In Milton Keynes, the project organiser, Future Wolverton (a well established community benefit society), aims to revitalise the town centre alongside a separate scheme to redevelop the site of a demolished 1970s shopping mall. When it had the opportunity to take over the premises of a former charity shop, it used the space to ask residents what they wanted for the town. It also offered opportunities to businesses which couldn’t afford commercial space.

One of the most popular activities it implemented was a repair cafe, where residents could get things fixed and learn how to mend clothes or electrical items. This would not have happened without local people being trusted to come up with ideas.

In Sunderland, meanwhile, the Back on the Map charity – what is known as a “community anchor organisation” with a 20-year track record of local grassroots activity – worked with the council. The charity proposed to arrange for vouchers issued by the council to support people suffering hardship to be valid in local shops. This, it argued, would support local traders who were also struggling because of the cost-of-living crisis.

Here, the project focused on Villette Road, in Hendon: a neighbourhood high street that had a reputation for crime and was blighted with shuttered shops. One of the initiatives, that wasn’t expensive but sent a strong signal to the community, was to installation the street’s first Christmas tree for almost a century. The charity also put up signs branding the street as the “heart of Hendon”. As one member of the project team* put it:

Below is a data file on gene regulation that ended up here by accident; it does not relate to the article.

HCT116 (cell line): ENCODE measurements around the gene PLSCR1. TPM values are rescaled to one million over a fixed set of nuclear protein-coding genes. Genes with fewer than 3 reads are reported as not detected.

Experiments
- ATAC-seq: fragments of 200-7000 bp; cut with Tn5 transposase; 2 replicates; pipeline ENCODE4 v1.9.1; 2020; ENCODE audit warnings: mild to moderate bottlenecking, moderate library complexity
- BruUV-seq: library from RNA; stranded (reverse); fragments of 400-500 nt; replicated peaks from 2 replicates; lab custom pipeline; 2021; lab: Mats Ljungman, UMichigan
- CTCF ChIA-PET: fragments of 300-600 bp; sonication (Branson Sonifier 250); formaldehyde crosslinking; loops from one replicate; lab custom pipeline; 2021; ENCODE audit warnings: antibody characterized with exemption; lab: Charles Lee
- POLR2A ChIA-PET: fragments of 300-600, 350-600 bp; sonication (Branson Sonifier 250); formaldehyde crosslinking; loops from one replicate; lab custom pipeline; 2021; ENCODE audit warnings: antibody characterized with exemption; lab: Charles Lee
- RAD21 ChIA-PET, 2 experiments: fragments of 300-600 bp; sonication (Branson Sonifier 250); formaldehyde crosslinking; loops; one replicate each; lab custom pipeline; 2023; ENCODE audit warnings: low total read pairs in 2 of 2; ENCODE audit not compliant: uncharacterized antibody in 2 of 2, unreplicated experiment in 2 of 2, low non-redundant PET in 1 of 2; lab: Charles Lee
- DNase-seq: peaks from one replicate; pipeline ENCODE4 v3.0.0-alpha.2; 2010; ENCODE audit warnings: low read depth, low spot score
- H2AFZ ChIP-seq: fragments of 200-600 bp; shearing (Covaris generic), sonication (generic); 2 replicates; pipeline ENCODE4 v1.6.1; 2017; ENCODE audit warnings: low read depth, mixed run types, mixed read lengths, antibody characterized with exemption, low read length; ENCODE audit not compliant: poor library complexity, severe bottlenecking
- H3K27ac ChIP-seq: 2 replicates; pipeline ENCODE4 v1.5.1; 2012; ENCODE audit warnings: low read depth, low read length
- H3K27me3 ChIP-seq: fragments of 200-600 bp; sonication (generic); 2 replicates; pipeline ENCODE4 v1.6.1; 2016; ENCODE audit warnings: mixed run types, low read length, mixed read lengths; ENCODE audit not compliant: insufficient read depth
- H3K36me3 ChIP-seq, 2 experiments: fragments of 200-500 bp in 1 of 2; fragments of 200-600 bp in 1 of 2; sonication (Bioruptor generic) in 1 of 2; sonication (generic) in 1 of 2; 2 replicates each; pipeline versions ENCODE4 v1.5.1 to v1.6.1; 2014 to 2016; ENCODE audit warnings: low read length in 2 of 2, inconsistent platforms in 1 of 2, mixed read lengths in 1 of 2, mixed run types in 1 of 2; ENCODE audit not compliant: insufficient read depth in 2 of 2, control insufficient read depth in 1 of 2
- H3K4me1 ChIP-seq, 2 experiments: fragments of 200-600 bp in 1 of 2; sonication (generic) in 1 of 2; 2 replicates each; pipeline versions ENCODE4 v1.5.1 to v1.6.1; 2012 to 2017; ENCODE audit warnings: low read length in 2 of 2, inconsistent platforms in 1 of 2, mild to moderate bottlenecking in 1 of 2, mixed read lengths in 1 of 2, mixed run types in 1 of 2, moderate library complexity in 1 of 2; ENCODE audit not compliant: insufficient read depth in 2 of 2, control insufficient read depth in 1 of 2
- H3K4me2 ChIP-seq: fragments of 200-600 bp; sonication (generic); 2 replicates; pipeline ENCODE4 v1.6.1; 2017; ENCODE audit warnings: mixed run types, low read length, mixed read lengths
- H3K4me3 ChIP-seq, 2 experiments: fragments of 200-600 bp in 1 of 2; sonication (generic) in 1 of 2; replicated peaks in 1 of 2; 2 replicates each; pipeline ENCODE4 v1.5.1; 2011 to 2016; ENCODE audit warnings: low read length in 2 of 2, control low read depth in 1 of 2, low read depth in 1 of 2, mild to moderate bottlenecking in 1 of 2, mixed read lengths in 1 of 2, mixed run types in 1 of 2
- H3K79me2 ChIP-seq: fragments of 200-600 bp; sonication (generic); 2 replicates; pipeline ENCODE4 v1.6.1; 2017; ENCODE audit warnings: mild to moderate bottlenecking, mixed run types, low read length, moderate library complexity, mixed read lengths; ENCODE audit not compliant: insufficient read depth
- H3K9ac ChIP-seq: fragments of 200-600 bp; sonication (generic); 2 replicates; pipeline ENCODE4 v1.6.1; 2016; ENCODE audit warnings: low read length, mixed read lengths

Having the street branded and have somebody care about the street again, it made the traders come together as a collective with a shared vision rather than just having individual conversations where it was just moaning about things, it turned it around to a more positive conversation.

A blue-fronted corner shop.
The charity revitalising Hendon chose first to help local residents with the cost of living crisis.

Research shows regeneration needs to respect and build on people’s attachments to the places they live and work in. Local people need to have the sense that decision-makers are listening to their concerns.

Expensive capital and real estate-led projects often fail to do this. Instead, they tend to rely on private developers, who invest in places in return for profit and do not yield the regeneration they promise. This has been demonstrated by the reported debacle of the Hackney Walk fashion hub in east London. Here, the £100m luxury redevelopment of a suite of railway arches saw local businesses evicted to make way for big-name fashion brands, which, in the absence of the promised footfall that brought them there, have all since closed down.

Hackney Walk is, as journalist Simon Usborne puts it, an example of exactly “what not to do”. It is too early to know whether the seven projects we’ve worked on will yield better long-term economic and social impacts. What is clear, however, is that in involving communities on an equal basis, they are starting from a better place. People need to have their say in decisions made about where they live.

*All our interviewees’ names are withheld for anonymity